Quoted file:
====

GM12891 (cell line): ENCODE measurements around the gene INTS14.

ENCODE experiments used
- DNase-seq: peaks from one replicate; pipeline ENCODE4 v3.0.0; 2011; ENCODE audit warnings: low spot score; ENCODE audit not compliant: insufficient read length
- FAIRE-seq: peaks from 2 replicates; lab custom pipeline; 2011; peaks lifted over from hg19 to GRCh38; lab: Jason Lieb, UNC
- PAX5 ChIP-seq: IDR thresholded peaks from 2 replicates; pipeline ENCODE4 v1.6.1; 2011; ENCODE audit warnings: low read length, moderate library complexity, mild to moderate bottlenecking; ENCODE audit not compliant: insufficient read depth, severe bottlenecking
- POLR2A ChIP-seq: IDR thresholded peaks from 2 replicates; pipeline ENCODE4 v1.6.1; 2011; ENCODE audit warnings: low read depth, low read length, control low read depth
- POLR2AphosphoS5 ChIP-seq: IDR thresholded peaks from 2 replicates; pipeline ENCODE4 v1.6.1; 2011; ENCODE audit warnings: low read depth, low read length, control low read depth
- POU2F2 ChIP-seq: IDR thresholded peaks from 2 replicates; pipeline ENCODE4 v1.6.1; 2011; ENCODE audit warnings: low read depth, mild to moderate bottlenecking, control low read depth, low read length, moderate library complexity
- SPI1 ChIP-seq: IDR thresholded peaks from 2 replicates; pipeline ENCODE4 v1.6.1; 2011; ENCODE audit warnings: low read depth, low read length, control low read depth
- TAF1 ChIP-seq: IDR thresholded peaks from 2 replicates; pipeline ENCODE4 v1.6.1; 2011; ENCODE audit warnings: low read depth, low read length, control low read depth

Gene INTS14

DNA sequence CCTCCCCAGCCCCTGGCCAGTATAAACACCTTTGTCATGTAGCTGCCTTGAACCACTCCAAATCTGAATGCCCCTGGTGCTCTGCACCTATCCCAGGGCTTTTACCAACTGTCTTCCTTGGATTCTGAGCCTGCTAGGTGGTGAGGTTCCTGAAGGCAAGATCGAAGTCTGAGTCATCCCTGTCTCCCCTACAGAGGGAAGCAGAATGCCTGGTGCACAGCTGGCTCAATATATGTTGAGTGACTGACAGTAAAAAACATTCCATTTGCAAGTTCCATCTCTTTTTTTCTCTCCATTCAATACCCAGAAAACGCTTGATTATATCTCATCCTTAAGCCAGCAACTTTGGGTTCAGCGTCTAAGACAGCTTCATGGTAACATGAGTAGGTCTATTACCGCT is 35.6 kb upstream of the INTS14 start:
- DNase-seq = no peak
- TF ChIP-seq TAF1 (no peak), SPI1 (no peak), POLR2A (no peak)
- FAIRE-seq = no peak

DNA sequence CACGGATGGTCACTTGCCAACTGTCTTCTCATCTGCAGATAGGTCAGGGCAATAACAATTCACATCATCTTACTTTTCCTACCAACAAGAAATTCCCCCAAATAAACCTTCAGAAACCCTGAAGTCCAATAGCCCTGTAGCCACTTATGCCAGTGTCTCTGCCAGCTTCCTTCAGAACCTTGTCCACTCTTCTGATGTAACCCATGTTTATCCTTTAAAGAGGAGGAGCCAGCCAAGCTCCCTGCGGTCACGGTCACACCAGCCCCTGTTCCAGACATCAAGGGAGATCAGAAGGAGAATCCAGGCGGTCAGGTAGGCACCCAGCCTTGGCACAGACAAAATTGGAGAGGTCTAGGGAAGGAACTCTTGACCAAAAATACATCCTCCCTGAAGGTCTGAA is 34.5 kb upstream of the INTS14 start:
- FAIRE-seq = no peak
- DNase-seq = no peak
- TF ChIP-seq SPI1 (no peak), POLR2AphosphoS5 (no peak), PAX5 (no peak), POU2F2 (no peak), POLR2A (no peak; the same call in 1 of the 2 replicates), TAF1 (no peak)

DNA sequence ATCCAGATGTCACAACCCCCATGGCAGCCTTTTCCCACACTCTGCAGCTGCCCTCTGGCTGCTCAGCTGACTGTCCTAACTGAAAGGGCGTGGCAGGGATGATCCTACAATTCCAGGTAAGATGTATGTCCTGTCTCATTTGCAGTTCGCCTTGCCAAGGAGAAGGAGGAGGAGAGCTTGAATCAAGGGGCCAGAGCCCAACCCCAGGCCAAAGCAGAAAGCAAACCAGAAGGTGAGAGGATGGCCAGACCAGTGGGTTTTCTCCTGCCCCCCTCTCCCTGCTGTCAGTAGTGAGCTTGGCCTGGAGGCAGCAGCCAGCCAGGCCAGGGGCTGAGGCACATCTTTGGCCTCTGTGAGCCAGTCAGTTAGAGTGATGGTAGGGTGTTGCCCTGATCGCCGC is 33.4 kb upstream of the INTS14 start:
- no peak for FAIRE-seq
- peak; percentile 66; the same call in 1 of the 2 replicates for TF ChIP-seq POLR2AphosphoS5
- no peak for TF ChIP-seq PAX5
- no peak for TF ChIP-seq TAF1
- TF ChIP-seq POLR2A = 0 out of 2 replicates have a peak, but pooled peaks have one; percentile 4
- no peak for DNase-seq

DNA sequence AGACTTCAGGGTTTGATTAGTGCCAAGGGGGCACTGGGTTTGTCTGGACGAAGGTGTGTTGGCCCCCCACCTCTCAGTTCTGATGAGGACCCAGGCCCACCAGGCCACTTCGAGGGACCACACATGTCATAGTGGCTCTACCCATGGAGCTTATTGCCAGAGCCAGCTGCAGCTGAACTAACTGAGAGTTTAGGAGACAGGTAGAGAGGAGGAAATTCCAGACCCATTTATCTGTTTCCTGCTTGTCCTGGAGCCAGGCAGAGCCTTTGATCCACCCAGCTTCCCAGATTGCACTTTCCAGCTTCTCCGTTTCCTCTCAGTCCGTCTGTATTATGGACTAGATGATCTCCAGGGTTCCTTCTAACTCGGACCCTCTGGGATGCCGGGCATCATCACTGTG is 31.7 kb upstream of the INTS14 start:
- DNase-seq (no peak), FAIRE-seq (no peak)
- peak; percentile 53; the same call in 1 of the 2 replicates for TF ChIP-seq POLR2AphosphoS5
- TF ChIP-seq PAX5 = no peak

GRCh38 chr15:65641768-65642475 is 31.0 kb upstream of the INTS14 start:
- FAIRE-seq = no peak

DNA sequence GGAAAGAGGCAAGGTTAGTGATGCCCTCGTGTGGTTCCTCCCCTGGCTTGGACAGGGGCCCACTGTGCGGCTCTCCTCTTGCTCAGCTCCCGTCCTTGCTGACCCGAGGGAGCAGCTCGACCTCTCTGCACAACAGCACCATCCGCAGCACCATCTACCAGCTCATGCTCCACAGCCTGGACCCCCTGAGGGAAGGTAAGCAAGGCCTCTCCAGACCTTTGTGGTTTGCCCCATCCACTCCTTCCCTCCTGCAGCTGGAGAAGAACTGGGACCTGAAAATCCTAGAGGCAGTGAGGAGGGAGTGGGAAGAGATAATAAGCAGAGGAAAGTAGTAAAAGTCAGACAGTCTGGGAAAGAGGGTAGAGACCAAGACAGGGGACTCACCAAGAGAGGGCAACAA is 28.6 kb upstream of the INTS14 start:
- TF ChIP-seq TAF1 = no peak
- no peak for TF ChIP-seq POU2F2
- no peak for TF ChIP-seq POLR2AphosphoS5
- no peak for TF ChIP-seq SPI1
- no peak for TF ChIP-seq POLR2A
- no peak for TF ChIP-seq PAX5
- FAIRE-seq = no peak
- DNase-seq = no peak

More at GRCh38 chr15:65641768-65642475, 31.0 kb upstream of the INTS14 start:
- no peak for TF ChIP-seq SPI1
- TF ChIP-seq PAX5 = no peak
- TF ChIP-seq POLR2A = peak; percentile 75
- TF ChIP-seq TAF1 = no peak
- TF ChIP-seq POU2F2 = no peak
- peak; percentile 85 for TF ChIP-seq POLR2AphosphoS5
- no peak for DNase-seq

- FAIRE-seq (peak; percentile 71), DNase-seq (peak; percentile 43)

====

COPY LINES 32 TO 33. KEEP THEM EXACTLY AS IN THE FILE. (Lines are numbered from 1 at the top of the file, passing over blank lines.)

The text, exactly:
- FAIRE-seq = no peak

DNA sequence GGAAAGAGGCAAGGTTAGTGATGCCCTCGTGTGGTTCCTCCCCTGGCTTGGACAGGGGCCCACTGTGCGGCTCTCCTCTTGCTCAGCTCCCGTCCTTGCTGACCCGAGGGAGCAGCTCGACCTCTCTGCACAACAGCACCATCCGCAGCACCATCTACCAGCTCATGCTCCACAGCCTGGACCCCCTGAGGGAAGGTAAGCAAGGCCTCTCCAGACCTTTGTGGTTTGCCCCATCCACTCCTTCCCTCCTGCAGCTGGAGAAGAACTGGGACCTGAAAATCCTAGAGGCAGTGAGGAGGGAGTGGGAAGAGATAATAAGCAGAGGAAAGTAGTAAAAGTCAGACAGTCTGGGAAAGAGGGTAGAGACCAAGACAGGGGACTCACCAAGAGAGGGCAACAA is 28.6 kb upstream of the INTS14 start: